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EDITORIAL

In Margaret Salmon’s film Icarus (after Amelia) (2021), Glasgow is shot from above through the window of a light aircraft. The Clyde trails like a ribbon across a city which looks hazy and expansive. Hitchcock-esque, the camera gradually zooms in on The Pearce Institute in Govan where the film was on show as part of the exhibition Home Economics, and then proceeds to capture the lives of women in the neighbourhood – their work, gestures, daily routine. Salmon deftly enacts a shift from the macro to the micro. This move feels particular to the derangement of scale felt over the past eighteen months. It captured the manner in which our lives are caught up in larger institutions, systems and civic networks, without diminishing the agency and dignity of the individuals involved. 

The way artists navigate institutional expectations and the entanglements of personal relationships is a thread that runs through Issue I. Our cover image is provided by Andrew Black, winner of this year’s Margaret Tait Award. Justin Bieber (2019) is a nude, depicted in nature, ‘the prince of pop’ turned away from us, mid-ascent. At points the paparazzi grain of the image is underscored, at others smoothed away. There is a real sense of intimacy and personal connection, belying the artifice and intrusion of the original photograph. Desire seeps into the long lens shot, and Bieber’s celebrity is backgrounded by Black’s treatment of the subject – attentive, individuated, sensual.

The Margaret Tait Award demonstrates how a confluence of scales, or the small masquerading as the big, can feel claustrophobic. It is rare that peer review becomes a literal reality, but in Glasgow your friends are often also your collaborators, colleagues and gatekeepers. This year the prize fell into this collapsed universe. Some of the shortlisted nominees had themselves nominated others on the shortlist and the panel itself was comprised, at least in part, of their friends and associates – a diverse but close-knit milieu. In a competitive scene this closeness is a double-edged sword.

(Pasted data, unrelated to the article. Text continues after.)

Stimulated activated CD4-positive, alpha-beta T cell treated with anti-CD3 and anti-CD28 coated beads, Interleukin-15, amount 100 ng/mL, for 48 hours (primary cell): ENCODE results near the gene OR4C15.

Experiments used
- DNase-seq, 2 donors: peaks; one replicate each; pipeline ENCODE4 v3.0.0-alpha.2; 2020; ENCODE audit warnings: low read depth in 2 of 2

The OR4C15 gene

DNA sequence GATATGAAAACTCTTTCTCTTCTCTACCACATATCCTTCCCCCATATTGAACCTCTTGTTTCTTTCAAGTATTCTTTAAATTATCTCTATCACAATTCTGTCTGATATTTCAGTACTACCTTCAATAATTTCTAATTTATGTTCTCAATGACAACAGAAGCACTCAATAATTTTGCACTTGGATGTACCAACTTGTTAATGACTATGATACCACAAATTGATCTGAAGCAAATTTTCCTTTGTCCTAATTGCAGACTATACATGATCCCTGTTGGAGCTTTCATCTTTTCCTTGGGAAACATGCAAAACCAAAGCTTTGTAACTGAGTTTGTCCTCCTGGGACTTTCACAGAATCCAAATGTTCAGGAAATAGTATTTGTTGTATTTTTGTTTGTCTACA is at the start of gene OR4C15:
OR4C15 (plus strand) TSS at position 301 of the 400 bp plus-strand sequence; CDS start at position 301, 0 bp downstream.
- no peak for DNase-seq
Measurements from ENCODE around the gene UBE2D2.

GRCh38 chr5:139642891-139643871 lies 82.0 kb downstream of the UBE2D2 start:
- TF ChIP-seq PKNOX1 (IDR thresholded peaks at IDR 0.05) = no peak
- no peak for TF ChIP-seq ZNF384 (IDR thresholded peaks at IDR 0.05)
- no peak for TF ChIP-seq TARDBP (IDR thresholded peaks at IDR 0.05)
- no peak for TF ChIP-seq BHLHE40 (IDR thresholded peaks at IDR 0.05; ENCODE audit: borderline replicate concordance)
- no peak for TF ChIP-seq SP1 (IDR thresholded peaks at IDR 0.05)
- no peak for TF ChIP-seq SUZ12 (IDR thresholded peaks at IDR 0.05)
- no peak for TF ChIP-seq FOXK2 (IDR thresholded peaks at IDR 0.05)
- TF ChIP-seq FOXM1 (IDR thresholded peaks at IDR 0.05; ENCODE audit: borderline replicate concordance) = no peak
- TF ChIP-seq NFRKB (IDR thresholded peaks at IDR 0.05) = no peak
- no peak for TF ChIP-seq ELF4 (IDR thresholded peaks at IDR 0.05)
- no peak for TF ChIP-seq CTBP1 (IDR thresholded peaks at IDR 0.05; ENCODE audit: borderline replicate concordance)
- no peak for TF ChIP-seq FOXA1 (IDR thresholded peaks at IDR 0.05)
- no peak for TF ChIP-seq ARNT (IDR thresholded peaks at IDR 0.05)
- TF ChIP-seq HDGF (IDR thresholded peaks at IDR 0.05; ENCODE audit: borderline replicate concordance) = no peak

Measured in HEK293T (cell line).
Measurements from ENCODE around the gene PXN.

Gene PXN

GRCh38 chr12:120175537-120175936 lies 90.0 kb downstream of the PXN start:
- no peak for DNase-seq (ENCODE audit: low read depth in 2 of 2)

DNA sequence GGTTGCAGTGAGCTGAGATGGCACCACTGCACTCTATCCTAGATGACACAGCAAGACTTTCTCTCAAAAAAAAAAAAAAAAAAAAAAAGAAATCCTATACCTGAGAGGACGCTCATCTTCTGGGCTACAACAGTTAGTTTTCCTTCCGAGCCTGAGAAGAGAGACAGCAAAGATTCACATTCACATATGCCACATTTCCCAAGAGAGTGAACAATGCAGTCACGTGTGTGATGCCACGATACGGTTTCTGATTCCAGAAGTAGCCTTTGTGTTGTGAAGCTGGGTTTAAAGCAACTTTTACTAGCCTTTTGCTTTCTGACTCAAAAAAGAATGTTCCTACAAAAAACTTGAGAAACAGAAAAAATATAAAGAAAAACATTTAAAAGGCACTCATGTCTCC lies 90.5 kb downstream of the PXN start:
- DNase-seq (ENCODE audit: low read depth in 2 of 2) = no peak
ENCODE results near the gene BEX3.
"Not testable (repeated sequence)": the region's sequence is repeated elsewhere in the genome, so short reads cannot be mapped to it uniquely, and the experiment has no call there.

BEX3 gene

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Jessie Whiteley, The Outlaw, 2021, egg tempera on board, 30x36cm.

Winning an award like the Margaret Tait, or even being shortlisted, is a gateway to bigger and better things. It is a key checkpoint in the Glasgow art pipeline, sitting somewhere between an Intermedia show, a couple of years on the Transmission or Market Gallery committee, a Cove Park Residency and, at the pinnacle, representing Scotland at the Venice Biennale. The question of how to negotiate this slim set of opportunities lies at the heart of Calum Sutherland’s interview with Hardeep Pandhal, starting with a critical discussion around the artist’s exhibition Confessions of a Thug: Pakiveli (2020) at another key pipeline location, Tramway.